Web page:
Seven more dead in Middle East violence

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The Independent Online

Three Israeli Arabs, one Israeli Jew and three Palestinians have died in a new wave of violence in the West Bank, Gaza Strip and Arab towns in Israel.

Three Israeli Arabs, one Israeli Jew and three Palestinians have died in a new wave of violence in the West Bank, Gaza Strip and Arab towns in Israel.

It brings to 36 the death toll in five days of unrest.

In the latest incidents, an Arab was shot in the head by Israeli security forces in the Israeli Arab town of Um al-Fahem. Hospital sources said a 17-year-old boy from the town also died of his wounds.

Israel said a Israeli Arab from Nazareth was shot dead in clashes with Israeli police.

Gunmen also shot dead an Israeli Jew in the West Bank. Israeli police said the 30-year-old man, killed at the entrance to the West Bank village of Bidya, was probably attacked by Palestinians but checks were still being made.

He was the first Jewish civilian to be killed in the violence.

A 17-year-old Palestinian civilian and a Palestinian security man, 25, were killed at the volatile Netzarim junction in the Palestinian-ruled Gaza Strip, hospital sources said.

Medical sources said a 24-year-old Palestinian policeman was shot dead by Israeli troops clashing with Palestinian stone-throwers near a Jewish West Bank settlement close to Jericho.

So far, 30 Palestinians, four Israeli Arabs, one Israeli border policeman and an Israeli Jewish civilian have died.

Palestinians have also stormed an Israeli army post in the Gaza Strip and battled Israeli forces in the West Bank, as international concern grew over five days of violence in which at least 34 people have died.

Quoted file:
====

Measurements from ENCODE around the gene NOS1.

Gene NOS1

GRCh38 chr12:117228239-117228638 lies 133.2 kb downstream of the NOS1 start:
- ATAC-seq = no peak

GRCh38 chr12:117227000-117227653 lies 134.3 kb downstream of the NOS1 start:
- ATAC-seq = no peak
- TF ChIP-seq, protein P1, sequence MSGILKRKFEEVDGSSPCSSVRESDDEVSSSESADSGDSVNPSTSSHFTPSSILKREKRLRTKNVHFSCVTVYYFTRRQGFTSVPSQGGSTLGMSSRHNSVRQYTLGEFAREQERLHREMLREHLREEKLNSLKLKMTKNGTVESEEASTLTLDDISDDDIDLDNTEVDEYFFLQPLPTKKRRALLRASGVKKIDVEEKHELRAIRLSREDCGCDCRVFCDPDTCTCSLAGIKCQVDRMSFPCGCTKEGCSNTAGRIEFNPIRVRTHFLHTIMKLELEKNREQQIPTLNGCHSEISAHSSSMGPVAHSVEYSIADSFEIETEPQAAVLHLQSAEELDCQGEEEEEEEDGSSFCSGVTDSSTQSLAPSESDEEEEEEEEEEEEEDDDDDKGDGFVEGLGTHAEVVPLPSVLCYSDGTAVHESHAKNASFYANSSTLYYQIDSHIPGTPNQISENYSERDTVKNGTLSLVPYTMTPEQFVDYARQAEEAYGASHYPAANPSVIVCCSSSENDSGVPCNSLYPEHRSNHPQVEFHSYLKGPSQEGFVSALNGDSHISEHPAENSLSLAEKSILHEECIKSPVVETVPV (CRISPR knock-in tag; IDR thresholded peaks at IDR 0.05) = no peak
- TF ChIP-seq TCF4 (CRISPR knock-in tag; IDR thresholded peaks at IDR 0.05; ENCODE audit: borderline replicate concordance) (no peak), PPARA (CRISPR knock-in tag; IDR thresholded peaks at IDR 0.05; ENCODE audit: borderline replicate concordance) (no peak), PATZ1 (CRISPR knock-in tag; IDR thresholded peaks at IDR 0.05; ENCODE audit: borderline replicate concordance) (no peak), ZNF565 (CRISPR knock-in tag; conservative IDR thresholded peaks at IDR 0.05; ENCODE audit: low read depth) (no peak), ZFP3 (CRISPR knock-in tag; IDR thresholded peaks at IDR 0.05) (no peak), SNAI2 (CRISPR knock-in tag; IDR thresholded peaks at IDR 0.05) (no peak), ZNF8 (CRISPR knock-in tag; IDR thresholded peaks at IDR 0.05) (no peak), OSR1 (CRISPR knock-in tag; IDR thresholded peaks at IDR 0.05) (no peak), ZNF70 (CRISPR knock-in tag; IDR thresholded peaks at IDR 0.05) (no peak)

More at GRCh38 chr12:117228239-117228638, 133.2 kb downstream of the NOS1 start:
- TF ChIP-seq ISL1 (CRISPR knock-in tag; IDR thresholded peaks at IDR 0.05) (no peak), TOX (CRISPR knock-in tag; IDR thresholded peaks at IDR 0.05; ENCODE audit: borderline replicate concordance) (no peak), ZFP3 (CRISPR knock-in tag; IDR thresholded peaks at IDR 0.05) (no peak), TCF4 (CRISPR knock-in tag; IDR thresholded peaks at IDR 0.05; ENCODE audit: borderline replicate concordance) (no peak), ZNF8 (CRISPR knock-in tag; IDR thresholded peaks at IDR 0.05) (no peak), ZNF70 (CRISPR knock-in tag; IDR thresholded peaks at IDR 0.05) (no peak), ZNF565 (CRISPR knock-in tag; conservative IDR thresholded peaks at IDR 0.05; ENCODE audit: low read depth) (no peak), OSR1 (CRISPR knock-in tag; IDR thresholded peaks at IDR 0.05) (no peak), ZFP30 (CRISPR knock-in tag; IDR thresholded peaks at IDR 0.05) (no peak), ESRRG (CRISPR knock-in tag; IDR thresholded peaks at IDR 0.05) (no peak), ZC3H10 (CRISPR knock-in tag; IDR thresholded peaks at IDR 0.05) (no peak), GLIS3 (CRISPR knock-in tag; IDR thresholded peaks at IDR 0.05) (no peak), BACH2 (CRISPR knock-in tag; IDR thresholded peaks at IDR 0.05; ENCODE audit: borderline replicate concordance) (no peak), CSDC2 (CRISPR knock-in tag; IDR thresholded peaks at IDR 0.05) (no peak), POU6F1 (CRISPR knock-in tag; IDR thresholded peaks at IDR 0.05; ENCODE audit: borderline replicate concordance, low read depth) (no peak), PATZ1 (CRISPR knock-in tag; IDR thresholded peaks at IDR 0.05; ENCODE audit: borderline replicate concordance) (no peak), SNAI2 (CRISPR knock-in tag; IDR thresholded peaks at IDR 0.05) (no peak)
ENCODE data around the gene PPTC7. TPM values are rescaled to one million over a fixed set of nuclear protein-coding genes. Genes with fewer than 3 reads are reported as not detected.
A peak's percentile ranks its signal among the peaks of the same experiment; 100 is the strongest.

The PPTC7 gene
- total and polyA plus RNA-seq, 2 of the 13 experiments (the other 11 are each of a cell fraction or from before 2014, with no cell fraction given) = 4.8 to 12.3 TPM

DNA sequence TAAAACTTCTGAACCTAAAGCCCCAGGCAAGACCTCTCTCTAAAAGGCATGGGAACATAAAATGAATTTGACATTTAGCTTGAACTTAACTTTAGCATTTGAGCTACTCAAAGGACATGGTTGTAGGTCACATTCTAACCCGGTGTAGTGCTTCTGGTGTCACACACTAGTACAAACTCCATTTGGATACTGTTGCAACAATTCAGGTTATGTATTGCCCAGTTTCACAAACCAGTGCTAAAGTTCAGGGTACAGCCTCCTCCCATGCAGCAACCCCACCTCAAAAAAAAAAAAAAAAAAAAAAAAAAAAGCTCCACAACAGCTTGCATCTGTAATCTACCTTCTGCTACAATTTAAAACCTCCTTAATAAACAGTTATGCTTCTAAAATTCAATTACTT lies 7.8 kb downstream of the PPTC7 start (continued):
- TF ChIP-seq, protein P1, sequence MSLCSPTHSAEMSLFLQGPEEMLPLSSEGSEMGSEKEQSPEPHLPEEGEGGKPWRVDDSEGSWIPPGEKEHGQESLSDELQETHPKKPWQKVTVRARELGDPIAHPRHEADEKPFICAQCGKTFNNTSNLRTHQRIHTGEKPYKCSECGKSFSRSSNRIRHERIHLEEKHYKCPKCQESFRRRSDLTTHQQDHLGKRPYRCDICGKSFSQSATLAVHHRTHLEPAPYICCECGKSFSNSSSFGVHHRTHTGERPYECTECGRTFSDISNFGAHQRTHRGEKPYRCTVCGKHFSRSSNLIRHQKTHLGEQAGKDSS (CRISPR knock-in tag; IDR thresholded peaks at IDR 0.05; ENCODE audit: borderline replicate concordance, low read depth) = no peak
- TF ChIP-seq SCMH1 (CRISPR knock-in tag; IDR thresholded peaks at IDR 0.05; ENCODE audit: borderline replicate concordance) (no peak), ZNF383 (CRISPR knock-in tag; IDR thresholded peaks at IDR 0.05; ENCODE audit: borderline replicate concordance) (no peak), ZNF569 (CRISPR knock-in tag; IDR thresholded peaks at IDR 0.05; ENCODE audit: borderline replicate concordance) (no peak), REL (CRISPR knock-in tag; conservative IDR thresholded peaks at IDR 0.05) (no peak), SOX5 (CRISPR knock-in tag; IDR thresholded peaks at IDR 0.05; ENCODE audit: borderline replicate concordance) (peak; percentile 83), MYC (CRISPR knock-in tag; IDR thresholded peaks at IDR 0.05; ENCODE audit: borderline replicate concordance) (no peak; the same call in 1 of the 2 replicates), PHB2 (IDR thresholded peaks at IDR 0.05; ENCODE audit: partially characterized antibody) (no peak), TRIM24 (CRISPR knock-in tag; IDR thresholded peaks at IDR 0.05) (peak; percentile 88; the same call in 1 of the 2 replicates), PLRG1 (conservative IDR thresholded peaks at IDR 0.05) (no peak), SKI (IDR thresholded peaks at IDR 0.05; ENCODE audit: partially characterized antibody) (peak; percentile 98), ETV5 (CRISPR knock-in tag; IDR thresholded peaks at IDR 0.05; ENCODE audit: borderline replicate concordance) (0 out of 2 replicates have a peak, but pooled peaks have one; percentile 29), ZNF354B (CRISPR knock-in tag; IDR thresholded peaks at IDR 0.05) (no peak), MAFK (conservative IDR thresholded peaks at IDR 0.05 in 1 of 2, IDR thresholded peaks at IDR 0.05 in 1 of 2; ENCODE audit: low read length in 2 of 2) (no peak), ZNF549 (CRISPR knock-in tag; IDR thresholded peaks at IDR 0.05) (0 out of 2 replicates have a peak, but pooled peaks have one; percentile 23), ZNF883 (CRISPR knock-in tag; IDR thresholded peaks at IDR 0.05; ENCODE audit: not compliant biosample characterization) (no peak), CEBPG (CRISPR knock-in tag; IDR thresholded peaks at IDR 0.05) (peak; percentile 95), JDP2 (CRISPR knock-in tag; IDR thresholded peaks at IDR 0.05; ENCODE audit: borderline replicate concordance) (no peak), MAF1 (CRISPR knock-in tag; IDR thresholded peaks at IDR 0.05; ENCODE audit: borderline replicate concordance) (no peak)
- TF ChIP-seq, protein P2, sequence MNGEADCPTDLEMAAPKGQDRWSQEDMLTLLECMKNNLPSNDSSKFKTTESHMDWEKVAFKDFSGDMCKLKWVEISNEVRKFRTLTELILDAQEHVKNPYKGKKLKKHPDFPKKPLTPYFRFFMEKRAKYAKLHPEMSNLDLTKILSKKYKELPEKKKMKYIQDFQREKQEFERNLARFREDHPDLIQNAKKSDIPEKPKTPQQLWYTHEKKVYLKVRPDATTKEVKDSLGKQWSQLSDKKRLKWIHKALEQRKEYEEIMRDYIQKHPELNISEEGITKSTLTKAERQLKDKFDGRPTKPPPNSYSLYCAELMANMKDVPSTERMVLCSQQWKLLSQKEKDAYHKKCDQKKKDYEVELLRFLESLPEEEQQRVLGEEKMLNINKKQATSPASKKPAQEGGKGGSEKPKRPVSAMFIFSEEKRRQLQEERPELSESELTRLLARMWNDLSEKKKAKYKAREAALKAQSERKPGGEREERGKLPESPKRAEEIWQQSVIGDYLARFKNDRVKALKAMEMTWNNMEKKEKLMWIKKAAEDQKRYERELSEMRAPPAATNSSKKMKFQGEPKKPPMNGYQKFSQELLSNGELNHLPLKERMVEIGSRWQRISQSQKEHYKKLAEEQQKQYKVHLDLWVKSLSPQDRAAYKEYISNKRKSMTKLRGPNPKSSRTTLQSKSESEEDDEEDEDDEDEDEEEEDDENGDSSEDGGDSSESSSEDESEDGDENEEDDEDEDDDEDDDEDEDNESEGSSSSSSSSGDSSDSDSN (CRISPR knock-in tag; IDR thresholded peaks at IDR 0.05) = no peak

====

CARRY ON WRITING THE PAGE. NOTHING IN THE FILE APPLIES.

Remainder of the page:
Israel's deputy defence minister ruled out peace talks with the Palestinians until the clashes end, underlining the damage dealt to hopes of reaching a deal to end a 52-year-old conflict.

UN Secretary-General Kofi Annan led the chorus of concern, saying: "I've been in touch with the two (sides') leaders and I appeal to them to do whatever they can to bring the situation under control and bring an end to the violence."

The two sides' leaders have agreed to try to halt the violence. But emotions are running high over the high death toll, the intensity of the clashes and the failure to agree on the future of Jerusalem.

Israel and the Palestinians blame each other for the violence, which began after Israeli right-wing leader Ariel Sharon visited a shrine in Jerusalem sacred to Jews and Muslims and in doing so, according to Palestinians, defiled the site.

Some of the fiercest clashes again erupted in Gaza, a Palestinian-ruled region which borders Egypt and is home to Palestinian President Yasser Arafat.

A group of Palestinians overran an army post near the Jewish settlement of Netzarim, tearing down and setting fire to an Israeli flag, witnesses said.

A gunfight broke out between Israeli security forces and Palestinian police as hundreds of youths hurled stones and bottles at the army post. One youth died, medical sources said.

Witnesses said Israeli security forces and Palestinians fought in the West Bank town of Bani Naim near Hebron, and medical sources said 39 protesters were hurt.